The images used to promote the event that Common Bread and Ancestral Wisdom is hosting Friday at the Longhouse are concerning to those of us in Native Student Alliance (NSA). Native Americans are not part of a mono-culture; we value the uniqueness of each of our peoples and their different ways of knowing and being. By blurring these valued distinctions in public handouts and flyers, inaccuracies and misconceptions are allowed to spread. The following are just a few specific concerns regarding these images.
In this image, the depiction of Chief Seattle and Sacajawea appear to be homogeneous. Since her image wasn’t recorded and is merely speculation, we feel that it is incongruous to depict her image as nearly identical to that of the Indian male beside her, identified as Chief Seattle. I have included a link of Chief Seattle’s image here. As you can see, he bears no resemblance to the depiction of the Chief Seattle on the event flyer:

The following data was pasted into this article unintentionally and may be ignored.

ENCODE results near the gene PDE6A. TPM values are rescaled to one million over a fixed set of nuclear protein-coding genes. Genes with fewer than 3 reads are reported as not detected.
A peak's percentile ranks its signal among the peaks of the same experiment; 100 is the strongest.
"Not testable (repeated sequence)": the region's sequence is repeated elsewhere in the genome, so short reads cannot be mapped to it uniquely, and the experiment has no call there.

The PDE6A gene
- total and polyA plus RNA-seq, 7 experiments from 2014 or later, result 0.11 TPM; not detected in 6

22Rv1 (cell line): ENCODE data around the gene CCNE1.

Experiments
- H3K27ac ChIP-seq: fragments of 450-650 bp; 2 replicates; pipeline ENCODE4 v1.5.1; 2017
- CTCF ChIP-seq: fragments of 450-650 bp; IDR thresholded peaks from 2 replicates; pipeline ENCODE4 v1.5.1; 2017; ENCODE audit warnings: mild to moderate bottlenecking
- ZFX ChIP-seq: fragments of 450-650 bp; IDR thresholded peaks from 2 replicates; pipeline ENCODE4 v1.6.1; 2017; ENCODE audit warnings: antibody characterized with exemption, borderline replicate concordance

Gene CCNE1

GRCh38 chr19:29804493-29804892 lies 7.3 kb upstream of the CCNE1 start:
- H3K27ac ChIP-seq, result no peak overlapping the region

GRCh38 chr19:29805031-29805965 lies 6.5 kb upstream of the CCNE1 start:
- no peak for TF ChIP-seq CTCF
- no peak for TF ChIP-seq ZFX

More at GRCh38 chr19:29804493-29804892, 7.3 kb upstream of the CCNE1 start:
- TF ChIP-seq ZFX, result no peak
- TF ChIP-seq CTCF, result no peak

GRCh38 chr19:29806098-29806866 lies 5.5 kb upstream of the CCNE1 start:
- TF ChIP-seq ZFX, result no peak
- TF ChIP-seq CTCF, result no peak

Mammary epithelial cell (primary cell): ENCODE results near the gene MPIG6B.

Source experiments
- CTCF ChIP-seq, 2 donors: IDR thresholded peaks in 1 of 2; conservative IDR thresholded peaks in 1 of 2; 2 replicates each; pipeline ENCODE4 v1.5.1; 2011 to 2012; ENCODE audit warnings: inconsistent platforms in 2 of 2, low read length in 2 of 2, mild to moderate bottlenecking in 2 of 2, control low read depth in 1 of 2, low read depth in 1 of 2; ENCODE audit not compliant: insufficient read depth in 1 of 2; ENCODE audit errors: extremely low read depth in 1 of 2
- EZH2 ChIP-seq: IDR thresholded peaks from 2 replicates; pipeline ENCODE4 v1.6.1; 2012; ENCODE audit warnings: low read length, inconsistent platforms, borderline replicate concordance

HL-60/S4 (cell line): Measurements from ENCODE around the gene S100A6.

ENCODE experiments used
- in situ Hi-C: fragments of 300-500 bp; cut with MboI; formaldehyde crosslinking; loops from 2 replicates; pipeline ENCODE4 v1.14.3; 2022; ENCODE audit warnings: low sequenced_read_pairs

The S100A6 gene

Also inaccurate is the placement of the buffalo and the mention of the “Medicine Wheel,” both of which are highly sacred to the Plains Indian culture. Olympia and the surrounding Washington area is known as Coast Salish territory. Medicine wheels and buffalo are not a part of Coast Salish tradition, thus misrepresenting the original inhabitants of the land.
Including Sacagawea is questionable, but she did pass briefly through the future Washington state and she's a famous Indian of the Pacific Northwest. The main thing I'd object to is the crude artwork depicting Seattle and Sacagawea as craggy cavemen types. And especially Seattle in an off-the-shoulder robe. Most portraits show him in Western clothes or full Native outfits, so why the primitive look?
Somehow the longhouse people should've communicated their message better. Is the event about the Native cultures--specifically, their medicine wheels and other sacred sites--east of Washington? Or is it about the Native cultures of Washington?
It could be both, but then it's important to distinguish the two. One shouldn't act as if all Indians are unified in some "web of life." As if Seattle, Sacagawea, medicine wheels, and buffalo skulls are all part of one big Indian family.
For more college events with a jumble of mistakes and stereotypes, see Miami's 68th Annual "Indian Party," "Firewater Friday" at University of Washington, and "Conquistabros and Navajos" at Harvard.